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Coffee in the cornflakes: Time-of-day, routine response control and subjective sleepiness.
MANLY, T., Lewis, G.H., Robertson, I.H., Watson, P.C. & Datta, A.K.
Neuropsychologia, 40(1), 1-6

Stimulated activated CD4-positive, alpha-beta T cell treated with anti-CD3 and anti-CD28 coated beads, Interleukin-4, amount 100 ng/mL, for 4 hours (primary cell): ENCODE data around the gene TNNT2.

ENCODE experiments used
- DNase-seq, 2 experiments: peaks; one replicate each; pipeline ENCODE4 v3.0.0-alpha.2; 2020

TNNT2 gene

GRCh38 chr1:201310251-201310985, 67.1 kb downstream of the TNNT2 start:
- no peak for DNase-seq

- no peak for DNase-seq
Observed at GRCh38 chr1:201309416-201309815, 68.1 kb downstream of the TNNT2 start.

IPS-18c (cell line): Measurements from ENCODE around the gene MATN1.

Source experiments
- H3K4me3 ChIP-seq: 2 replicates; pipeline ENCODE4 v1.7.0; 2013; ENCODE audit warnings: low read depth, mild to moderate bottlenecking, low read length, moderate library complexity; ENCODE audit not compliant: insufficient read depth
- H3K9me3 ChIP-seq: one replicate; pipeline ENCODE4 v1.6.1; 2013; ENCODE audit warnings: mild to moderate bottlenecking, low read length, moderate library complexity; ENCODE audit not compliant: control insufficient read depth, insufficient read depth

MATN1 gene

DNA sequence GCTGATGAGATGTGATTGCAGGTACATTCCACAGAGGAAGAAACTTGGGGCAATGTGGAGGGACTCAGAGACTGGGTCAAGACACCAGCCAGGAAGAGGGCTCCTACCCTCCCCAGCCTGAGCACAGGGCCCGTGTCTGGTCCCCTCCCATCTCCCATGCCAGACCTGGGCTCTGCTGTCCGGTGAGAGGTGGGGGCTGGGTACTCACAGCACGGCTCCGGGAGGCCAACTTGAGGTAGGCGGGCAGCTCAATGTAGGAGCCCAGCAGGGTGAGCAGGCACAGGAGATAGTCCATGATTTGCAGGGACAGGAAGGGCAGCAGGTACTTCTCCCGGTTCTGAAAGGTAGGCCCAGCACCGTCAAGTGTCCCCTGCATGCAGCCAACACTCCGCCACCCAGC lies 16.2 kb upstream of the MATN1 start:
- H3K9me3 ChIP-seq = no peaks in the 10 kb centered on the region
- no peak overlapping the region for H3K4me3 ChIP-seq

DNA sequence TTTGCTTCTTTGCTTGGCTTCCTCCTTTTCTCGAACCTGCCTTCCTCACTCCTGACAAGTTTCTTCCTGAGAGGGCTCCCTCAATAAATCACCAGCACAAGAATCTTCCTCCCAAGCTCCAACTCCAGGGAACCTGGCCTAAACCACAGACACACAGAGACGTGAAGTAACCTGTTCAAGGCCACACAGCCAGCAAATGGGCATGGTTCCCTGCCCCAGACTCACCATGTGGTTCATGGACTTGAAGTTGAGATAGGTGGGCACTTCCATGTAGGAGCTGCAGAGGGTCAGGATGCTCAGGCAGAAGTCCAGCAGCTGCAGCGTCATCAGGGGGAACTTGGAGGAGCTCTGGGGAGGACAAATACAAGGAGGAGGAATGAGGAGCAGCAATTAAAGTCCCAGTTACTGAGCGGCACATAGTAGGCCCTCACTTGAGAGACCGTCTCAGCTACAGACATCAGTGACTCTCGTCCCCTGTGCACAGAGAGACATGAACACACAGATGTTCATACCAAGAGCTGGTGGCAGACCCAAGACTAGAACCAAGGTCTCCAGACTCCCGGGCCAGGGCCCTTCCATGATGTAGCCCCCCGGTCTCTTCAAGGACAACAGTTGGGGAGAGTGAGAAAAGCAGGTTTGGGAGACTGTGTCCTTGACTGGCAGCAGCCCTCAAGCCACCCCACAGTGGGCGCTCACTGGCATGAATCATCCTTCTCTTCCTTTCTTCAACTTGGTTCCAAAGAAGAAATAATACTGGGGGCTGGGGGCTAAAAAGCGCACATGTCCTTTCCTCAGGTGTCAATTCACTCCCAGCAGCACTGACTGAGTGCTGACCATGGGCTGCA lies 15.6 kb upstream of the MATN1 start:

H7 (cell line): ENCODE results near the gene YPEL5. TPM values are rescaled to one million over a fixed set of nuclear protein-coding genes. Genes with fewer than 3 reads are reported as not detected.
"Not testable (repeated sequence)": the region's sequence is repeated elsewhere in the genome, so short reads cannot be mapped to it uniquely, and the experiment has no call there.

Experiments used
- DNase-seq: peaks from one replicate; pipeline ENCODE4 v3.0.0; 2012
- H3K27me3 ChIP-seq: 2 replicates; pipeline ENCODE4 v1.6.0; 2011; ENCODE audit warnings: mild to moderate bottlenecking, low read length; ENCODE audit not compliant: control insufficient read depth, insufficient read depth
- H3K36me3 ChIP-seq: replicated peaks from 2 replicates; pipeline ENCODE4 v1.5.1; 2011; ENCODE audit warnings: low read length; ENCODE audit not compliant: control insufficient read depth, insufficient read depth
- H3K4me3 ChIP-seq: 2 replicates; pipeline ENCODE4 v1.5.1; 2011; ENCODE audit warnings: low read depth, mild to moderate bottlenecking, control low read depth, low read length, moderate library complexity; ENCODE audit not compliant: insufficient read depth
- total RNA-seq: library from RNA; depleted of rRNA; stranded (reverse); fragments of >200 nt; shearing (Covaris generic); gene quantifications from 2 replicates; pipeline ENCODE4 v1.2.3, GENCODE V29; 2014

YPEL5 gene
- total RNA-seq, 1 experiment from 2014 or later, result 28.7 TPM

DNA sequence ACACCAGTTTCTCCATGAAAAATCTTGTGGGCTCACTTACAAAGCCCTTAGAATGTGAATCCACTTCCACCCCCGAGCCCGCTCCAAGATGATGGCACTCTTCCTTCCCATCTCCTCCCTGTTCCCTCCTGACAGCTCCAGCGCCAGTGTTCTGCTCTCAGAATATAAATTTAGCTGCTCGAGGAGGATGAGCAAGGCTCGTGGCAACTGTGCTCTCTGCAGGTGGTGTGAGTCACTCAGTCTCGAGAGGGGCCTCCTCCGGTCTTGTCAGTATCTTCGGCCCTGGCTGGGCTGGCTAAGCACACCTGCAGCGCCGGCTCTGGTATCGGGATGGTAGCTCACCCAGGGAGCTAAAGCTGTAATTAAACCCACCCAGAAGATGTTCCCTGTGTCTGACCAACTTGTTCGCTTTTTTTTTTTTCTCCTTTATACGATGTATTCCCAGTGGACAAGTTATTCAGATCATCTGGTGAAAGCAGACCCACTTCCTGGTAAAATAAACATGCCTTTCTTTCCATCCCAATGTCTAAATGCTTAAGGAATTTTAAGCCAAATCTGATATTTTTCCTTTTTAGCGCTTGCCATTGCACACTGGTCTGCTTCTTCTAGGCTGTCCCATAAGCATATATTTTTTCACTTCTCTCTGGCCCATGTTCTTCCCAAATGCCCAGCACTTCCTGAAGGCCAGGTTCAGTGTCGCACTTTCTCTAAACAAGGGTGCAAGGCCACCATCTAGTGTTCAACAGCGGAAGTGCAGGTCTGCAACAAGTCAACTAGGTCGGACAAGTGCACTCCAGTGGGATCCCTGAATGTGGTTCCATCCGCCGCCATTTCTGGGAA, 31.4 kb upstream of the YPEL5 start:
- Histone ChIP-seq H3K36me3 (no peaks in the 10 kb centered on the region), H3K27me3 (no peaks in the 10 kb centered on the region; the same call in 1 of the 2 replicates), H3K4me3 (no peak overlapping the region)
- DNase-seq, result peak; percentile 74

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Previous self-report based research has revealed a heightened propensity to slips-of-action in the early morning and at the end of the day. Here, using a computer task that is sensitive to 'absentminded' lapses, we examined performance variability among young adults as a function of time-of-day. It was hypothesised that the maintenance of active control would be vulnerable to circadian variability, while the more automatic aspects of the task would be stable. The results showed significantly higher error rates at 1 a.m. and 7 a.m. compared with 1 p.m. and 7 p.m., and significant correlations between errors and two subjective sleepiness scales. No circadian modulation of the more routine aspects of the task, evidenced in reaction times, was observed. Given evidence that the circadian cycle differentially affects different brain regions and aspects of behaviour, examining time-of-day effects provides a useful additional methodology for the study of executive function.